by Cycling Performance Physiologist & Coach Michael Jordan
Did you listen to the Webinar about training for Endurance Track Cycling? Was it useful? Was it what you wanted or needed to hear? If not, do tell me!
I described how I break down events, and the word ‘lysis’ means breakdown, so to analyse something you have to look at its component parts.
For a sprint endurance event like the kilo or a more aerobic endurance event like the Individual Pursuit my approach is pretty-well the same. If you look at the body shape of Shane Perkins and Anna Meares versus Jack Bobridge and Annette Edmondson that may surprise you.
Let me explain:
To remind you of the basics of the physiology:
The first energy system you use at the commencement of an activity is the ATP-CP system. This is without air, or anaerobic, and takes you up to the first 6 to 10 seconds.
The next is anaerobic glycolysis which will be the dominant energy source for the next 20 to 120 seconds. Yes, that is a massive range.
Have a look at the really simple graph that helps show how the contribution these two, both anaerobic, systems make decreases the longer the activity. I looked on Google images to give me the simplest graph to accurately tell the story. This is it!
The aerobic contribution of a kilo may well never be more than 50% of all the energy needed, so still an anaerobically dominant event, but, if you time is 90 seconds then a massive amount more of your energy need is aerobic than if you cross the line in 70seconds. So you’ll need to work on your aerobic system. Then you’ll get better and faster as a result. Then less of the event is aerobic as you’ll finish sooner!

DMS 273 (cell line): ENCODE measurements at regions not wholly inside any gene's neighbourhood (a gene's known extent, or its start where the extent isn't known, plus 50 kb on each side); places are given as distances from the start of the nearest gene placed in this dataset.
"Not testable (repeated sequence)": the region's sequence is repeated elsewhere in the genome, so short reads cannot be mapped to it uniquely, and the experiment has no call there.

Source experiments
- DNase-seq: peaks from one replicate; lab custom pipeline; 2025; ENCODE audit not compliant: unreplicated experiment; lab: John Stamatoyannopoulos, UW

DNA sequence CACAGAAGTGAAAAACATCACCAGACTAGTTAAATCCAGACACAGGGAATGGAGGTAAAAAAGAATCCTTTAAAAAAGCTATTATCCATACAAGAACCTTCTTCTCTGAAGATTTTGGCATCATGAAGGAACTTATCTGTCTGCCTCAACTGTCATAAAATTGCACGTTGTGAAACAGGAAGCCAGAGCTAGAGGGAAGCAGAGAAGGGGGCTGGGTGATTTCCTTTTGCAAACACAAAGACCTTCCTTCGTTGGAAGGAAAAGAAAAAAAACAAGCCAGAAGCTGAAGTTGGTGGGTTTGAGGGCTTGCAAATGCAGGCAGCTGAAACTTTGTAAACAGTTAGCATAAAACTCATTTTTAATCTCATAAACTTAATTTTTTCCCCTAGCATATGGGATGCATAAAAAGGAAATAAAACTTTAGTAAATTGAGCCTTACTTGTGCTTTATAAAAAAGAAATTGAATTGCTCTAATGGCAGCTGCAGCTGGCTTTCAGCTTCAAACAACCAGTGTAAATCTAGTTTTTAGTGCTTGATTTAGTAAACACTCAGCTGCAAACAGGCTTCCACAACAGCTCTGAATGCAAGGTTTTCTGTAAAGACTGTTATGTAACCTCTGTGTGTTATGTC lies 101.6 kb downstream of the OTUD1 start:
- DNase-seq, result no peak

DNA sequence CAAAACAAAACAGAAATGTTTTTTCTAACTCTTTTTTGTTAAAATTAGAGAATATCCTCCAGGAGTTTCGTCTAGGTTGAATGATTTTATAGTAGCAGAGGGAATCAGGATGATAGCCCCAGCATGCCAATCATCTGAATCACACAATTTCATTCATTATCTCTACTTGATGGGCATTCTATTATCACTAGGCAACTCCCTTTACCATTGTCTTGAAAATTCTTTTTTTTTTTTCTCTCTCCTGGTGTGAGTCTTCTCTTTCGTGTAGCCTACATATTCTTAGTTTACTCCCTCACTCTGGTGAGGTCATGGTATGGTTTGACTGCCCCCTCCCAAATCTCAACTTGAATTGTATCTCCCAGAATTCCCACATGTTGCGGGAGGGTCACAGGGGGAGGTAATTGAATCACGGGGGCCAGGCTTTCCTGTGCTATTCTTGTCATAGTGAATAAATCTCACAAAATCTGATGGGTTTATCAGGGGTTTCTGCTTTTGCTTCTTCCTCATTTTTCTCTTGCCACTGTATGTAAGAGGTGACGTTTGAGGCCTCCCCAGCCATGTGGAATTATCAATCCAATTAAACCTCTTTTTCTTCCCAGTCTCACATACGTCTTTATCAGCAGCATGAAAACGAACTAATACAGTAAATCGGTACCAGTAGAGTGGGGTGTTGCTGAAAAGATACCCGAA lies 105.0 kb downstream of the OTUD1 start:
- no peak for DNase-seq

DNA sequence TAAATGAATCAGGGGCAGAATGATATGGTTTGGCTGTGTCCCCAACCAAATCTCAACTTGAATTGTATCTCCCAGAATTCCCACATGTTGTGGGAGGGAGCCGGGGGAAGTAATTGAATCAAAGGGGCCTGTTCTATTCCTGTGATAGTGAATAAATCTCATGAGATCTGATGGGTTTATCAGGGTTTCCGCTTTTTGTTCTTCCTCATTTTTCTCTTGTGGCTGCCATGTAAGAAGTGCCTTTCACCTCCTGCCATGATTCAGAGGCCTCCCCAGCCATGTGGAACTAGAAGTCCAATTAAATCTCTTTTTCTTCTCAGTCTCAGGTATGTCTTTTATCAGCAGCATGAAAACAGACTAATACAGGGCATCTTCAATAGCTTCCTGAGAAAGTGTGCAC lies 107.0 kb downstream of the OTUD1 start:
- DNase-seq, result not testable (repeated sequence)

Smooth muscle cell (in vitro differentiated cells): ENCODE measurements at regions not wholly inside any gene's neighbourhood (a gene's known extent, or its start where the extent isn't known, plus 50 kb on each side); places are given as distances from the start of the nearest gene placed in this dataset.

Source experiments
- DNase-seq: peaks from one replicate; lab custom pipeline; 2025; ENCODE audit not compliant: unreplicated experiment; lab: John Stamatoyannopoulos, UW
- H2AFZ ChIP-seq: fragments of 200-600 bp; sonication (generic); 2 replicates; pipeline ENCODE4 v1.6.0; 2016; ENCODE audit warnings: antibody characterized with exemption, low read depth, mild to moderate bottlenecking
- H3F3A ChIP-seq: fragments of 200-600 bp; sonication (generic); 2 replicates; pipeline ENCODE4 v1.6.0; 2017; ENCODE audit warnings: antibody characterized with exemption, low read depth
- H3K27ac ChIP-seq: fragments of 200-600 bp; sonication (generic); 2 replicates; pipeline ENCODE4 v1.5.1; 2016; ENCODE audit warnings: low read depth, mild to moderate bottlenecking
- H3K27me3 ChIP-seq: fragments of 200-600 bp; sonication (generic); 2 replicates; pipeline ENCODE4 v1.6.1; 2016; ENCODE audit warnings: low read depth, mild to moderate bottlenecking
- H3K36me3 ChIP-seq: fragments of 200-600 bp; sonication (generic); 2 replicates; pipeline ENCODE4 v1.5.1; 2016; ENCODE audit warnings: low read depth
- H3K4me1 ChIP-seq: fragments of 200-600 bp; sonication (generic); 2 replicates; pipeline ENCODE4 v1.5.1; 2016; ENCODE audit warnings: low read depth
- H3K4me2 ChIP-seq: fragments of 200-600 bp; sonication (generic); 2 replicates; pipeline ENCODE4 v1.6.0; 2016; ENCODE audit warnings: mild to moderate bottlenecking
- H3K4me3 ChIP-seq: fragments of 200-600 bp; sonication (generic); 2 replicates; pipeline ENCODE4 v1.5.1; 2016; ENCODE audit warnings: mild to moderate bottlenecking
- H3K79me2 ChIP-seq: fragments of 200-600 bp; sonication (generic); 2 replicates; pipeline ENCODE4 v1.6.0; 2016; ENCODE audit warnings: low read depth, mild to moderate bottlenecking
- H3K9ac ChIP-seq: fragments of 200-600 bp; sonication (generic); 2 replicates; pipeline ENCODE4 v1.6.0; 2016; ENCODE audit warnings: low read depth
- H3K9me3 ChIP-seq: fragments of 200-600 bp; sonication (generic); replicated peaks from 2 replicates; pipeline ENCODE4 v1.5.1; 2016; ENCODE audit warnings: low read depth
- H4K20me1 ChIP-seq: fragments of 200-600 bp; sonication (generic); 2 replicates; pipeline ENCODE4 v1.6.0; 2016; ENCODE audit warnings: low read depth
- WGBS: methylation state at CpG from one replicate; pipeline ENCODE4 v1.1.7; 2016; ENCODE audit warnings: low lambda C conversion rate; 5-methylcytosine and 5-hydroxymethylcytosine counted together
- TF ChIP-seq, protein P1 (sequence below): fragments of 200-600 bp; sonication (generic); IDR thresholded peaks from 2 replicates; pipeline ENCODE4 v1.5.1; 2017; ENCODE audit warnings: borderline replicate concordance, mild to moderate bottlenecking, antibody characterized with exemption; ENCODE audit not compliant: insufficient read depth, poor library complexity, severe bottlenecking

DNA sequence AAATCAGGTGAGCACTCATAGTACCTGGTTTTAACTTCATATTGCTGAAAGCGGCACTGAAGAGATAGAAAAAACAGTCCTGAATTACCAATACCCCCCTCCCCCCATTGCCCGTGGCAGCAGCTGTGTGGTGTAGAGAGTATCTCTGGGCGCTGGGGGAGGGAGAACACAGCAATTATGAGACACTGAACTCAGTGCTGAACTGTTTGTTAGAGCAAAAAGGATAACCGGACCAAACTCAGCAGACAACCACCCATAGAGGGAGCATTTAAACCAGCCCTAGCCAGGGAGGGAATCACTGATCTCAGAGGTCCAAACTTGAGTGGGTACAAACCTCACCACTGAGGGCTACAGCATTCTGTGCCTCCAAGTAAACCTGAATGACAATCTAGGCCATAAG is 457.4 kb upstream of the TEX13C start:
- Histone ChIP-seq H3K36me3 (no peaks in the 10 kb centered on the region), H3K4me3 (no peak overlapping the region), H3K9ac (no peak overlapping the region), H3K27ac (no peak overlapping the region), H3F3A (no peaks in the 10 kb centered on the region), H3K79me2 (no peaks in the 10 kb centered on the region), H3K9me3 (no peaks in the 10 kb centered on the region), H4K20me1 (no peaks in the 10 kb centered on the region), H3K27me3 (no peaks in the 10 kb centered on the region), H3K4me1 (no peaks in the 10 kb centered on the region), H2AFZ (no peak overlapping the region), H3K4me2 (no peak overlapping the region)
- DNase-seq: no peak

I split up sessions as per the energy systems. Train the system and place a well firing machine (you!) in to an event rather than let the tradition of the event dictate your training.
When I do individual coaching plans which may well appeal to you, I look at what you enjoy, your everyday time constraints, where you are in your training journey (have you just begun?), what you want to achieve and all the big-picture, real-life things that us amateurs must always balance.
I work out with you which of these areas we most need to concentrate on. That way we can create a plan so that in 5 hours a week you can achieve infinitely more than a friend who gets up at 4 a.m and does one weekly 5-hour ride on a Sunday morning.
And so here is the split:
0-10 seconds, ATP-CP.
This is where you get from a stationary start to, well, 10 seconds down the track, however far that may be.
Is predominantly the anaerobic glycolysis system and is what will get you get up to full race pace.
30 seconds plus.
This is where the aerobic system takes on a greater percentage of the work with every passing second. Even for a predominantly anaerobic event – have another look at that graph – if your opponent doesn’t have a good aerobic base then you are in the pole position. Your ‘opponent’ may not be another rider but may well be your 2016 personal best!
I described sessions on the Webinar which you can do for each of these 3 systems for each event. I thought it would be useful if you could see these sessions written out.
I mentioned before the different body shapes of the power athletes like Anna and the endurance rider like Annette. As they have different body types, muscle fibre size and composition they will (as a generalised rule) benefit from different kinds of sessions.
And here are the session ideas which go with it. You, personally, might not do weight training, or have an ergo/wind trainer. There are always many ways to approach your training.
Do you have any questions, or would you like some help with your training?
Feel free to leave us a comment in the box below!
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